By Max Marchitello
Last week’s congressional hearing on the school-to-prison pipeline sponsored by Senator Durbin, D.-Ill.,chair of the Subcommittee on the Constitution, Civil Rights and Human Rights marked an important first step for Congress to address a crisis plaguing our country’s schools and offending the conscience of the nation.
In many public schools, pernicious exclusionary discipline practices such as zero tolerance policies are common place. Extreme disciplinary measures are becoming a far too common recourse for educators as students are suspended or expelled for minor infractions with ever-increasing frequency. These practices do little to deter violence or keep students safe; rather, they have the undesirable effect of impeding student achievement, pushing students to dropout, driving kids into the juvenile justice system and greatly increasing the likelihood of future incarceration.
While these draconian practices adversely impact all students, they are particularly harmful for students of color and students with disabilities who are disproportionately punished under these policies. According to the U.S. Department of Education’s recently released Civil Rights Data Collection, African-American students are 3.5 times more likely than their White peers to be suspended, and students with disabilities are more than twice as likely to receive more than one out-of-school suspension.
The testimony of Edward Ward, a graduate from the Chicago public school district, offered a powerful window into the everyday realities of attending a school characterized by fear, violence and rampant suspensions. Perhaps most revealing was his description of the relationship between the students and the law enforcement officers in the school: students were afraid to involve police even when bringing a legitimate complaint because then they themselves would be immediately under suspicion and antagonized. He described an environment of fear: “Instead of feeling like I could trust [the police], I felt I couldn’t go to them for general security issues because I would first be interrogated before anything would get done.”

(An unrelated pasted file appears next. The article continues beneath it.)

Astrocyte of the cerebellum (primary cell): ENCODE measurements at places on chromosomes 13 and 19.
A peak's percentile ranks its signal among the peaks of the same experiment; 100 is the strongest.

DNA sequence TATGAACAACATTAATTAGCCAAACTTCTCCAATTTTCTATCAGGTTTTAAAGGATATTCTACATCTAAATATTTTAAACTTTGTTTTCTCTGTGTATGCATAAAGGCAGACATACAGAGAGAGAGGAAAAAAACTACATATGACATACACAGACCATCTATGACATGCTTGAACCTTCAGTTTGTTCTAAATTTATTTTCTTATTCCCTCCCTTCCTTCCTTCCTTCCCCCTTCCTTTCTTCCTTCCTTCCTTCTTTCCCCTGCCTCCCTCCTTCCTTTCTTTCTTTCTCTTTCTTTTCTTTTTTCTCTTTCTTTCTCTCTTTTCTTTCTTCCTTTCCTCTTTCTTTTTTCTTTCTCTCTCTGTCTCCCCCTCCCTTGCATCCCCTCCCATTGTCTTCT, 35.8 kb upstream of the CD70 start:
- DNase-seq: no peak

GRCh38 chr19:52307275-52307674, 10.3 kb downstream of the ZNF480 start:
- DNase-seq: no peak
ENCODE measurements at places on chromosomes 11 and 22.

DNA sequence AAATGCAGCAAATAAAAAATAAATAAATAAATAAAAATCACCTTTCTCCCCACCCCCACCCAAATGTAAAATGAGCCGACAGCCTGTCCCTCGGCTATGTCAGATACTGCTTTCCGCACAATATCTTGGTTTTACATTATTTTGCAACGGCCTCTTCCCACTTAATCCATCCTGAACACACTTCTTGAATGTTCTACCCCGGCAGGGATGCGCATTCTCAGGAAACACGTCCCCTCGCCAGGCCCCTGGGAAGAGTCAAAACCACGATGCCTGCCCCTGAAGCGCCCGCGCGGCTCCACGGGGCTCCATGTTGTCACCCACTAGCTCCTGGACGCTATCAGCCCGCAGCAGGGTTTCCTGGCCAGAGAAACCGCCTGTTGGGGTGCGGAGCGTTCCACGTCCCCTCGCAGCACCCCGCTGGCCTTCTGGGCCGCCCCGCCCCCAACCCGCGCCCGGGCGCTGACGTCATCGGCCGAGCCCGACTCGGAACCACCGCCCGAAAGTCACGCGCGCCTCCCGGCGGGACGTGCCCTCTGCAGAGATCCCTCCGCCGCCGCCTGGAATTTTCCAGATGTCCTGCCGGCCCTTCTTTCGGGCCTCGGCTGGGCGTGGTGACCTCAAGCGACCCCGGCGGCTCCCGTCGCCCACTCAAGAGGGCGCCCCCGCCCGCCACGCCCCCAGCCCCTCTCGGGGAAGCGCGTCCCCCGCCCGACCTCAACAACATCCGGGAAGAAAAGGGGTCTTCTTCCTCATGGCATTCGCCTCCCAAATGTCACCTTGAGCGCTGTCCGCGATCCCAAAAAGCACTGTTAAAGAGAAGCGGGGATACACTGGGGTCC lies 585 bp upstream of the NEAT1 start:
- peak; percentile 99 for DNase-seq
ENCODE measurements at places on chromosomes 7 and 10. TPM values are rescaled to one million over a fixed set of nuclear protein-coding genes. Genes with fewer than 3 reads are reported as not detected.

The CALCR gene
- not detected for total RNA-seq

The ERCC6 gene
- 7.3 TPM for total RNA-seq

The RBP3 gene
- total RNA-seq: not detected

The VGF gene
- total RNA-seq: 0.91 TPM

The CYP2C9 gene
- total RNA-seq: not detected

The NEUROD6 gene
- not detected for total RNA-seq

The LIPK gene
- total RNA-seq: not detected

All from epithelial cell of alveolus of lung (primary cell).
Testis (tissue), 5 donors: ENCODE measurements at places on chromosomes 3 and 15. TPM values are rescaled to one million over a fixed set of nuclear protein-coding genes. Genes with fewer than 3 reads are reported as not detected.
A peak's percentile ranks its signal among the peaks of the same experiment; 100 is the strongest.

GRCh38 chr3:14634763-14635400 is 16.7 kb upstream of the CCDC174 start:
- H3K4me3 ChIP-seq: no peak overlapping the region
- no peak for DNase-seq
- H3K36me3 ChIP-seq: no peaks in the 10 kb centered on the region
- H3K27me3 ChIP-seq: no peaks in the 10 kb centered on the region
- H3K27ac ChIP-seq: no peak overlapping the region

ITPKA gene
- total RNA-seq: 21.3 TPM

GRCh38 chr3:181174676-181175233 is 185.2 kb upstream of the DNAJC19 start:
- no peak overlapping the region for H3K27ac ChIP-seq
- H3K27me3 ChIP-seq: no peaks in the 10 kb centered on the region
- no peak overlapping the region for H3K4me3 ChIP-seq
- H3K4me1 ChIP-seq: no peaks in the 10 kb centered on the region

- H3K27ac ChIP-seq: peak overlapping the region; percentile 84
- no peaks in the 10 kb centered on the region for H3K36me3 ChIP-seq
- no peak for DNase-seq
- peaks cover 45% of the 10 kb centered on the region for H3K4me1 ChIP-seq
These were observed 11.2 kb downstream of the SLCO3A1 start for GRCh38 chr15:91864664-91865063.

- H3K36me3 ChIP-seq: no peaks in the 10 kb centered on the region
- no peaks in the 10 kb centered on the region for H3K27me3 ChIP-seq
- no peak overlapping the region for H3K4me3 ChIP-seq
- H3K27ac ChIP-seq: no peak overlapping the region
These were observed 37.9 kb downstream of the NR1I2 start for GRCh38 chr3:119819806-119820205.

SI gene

Ward’s experiences unfortunately are not unique. In Philadelphia on the same day as the Senate hearing, over a dozen girls of color were summarily suspended from school for 10 days for fighting and were told they would receive a disciplinary transfer out of the school. Some of the girls are my former students, many of them honors students preparing to go to college with no prior offenses. The most troubling part of this for me, as their former teacher, was when one girl called me distraught, believing that she had destroyed her future because she came to the aid of her friend who was being assaulted. Sadly this is but one example of a national epidemic.
Suspension and expulsion are wrongheaded “treatments” of a problem and do nothing to address the problem itself: student need is not being met. It is time that the adults in our schools consider how the environment and culture they help to create play significant roles in encouraging these behaviors: do policies and practices in the school create a hostile and unwelcoming atmosphere such as the one described by Ward? Instead of punishing the student reaction to that environment, seek remedies that improve school climate and culture, as well as solutions address the root cause of student behaviors.
Fortunately, several of the witnesses at Wednesday’s hearing posed holistic approaches to schooling that dramatically reduce suspensions and expulsions, while simultaneously increasing student achievement. Judge Steven Teske from Clayton County, Georgia, testified to a collaborative “system of care” between the schools, the community, justice system and stakeholders across all sectors. In this model student need is the primary focus. For example, students are connected with community services, interactions with police are recast to allow them to fulfill a protective rather than antagonistic role, and disruptive student behavior is not met with hostility, but rather a desire to get to the root of the problem to assist the student instead of punishing them.
The example of effective practice demonstrated in Clayton County can be mirrored by adopting a broader framework of education as a human right. Fundamental to this approach is the idea that all rights are interconnected and indivisible. Therefore, the faithful employment of this model requires us to examine not only the specific behavior (i.e., a student is consistently late to school), but also investigate the multiplicative factors in and beyond the school that would contribute to tardiness. Understanding education as a human right recalibrates how we approach our students and their needs. We will be better positioned to institute policies and practices as well as foster relationships with relevant stakeholders to transcend merely reacting to student outcomes and begin to treat the underlying causes of student behavior.
The problem we need to solve is not errant student behavior, but the life circumstances that motivate such action. As Judith Browne Dianis of the Advancement Project said on Wednesday, “you cannot suspend your way out of the problem; you cannot arrest your way out of the problem.”
Max Marchitello is the William L. Taylor Fellow at The Leadership Conference on Civil and Human Rights. Prior to joining The Leadership Conference, Max taught high school English and coached basketball in Philadelphia, PA. Max attended the University of Chicago where he earned a B.A. in English Literature and a Minor in Italian Language and Literature. He earned a Master’s in Education from Arcadia University and a Master’s of Social Policy at the University of Pennsylvania.